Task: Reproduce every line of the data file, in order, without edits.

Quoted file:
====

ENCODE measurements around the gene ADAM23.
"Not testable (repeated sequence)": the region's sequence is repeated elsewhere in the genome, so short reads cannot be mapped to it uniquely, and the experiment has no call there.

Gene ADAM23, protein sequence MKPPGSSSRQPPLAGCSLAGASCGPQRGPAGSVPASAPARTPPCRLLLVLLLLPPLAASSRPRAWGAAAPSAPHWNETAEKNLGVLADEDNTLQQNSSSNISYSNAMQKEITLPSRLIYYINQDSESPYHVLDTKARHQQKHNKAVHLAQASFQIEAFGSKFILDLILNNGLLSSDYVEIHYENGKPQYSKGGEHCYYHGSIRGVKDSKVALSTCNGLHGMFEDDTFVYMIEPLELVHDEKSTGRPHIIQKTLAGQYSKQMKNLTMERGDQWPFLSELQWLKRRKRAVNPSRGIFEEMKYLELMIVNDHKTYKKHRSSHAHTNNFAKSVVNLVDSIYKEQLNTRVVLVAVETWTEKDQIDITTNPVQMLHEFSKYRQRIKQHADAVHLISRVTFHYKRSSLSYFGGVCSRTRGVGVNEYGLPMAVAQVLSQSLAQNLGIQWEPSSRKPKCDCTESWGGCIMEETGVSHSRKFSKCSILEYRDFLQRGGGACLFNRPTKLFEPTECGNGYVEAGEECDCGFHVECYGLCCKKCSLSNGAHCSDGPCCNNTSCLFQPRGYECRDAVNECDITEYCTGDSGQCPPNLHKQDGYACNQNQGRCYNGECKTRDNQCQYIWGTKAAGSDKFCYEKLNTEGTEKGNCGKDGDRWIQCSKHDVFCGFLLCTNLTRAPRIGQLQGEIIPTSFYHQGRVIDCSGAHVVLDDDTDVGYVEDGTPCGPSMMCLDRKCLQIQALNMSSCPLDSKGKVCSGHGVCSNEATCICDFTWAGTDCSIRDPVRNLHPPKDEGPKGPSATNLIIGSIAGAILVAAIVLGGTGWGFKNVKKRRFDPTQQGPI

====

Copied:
ENCODE measurements around the gene ADAM23.
"Not testable (repeated sequence)": the region's sequence is repeated elsewhere in the genome, so short reads cannot be mapped to it uniquely, and the experiment has no call there.

Gene ADAM23, protein sequence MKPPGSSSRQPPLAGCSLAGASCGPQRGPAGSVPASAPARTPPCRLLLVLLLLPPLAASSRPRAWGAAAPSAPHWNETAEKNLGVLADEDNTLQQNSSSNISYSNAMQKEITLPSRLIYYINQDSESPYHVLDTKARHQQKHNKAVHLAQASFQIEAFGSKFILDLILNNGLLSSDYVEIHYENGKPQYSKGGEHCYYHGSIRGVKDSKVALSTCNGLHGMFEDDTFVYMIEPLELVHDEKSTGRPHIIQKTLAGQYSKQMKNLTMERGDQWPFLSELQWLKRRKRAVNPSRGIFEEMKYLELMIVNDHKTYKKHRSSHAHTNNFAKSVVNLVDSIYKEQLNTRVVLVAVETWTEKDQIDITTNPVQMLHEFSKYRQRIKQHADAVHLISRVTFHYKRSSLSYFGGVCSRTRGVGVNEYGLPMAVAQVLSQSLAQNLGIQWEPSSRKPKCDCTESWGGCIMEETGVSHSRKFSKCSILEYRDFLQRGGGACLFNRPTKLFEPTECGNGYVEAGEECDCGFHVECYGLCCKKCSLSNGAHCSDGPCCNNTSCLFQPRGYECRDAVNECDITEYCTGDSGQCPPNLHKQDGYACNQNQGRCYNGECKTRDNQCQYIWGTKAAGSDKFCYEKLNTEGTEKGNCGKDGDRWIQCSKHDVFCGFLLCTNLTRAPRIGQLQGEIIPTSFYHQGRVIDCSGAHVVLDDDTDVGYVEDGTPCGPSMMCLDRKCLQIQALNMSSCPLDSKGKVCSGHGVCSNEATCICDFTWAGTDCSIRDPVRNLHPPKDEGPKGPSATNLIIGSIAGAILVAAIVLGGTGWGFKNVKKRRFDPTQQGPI